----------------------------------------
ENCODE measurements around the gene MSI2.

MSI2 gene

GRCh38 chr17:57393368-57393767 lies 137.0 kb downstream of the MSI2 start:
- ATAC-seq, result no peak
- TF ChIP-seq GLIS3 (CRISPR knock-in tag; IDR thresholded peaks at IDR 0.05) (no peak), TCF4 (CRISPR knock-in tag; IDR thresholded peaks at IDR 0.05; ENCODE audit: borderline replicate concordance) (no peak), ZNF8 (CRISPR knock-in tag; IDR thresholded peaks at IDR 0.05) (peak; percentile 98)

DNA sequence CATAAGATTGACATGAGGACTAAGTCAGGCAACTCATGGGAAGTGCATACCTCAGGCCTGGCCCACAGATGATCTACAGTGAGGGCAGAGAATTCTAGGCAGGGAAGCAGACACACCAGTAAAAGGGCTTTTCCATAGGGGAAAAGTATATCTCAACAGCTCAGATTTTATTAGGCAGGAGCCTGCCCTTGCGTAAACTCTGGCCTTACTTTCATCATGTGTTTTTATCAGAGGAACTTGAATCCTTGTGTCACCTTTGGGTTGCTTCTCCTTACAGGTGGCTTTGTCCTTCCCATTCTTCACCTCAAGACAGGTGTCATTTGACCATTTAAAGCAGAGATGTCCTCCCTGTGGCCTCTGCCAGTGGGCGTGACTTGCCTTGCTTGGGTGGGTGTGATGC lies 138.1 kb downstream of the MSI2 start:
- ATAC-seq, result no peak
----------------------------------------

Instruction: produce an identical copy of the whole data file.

ENCODE measurements around the gene MSI2.

MSI2 gene

GRCh38 chr17:57393368-57393767 lies 137.0 kb downstream of the MSI2 start:
- ATAC-seq, result no peak
- TF ChIP-seq GLIS3 (CRISPR knock-in tag; IDR thresholded peaks at IDR 0.05) (no peak), TCF4 (CRISPR knock-in tag; IDR thresholded peaks at IDR 0.05; ENCODE audit: borderline replicate concordance) (no peak), ZNF8 (CRISPR knock-in tag; IDR thresholded peaks at IDR 0.05) (peak; percentile 98)

DNA sequence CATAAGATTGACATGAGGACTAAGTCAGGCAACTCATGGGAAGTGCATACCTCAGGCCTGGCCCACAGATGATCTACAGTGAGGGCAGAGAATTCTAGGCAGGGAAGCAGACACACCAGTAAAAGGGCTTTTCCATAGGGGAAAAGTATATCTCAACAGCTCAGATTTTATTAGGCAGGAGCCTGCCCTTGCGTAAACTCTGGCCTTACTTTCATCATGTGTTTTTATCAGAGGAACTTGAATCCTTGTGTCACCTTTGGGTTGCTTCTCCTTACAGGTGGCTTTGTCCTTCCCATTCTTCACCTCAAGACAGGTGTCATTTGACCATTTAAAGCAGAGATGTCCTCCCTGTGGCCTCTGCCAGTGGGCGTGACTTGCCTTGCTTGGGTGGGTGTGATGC lies 138.1 kb downstream of the MSI2 start:
- ATAC-seq, result no peak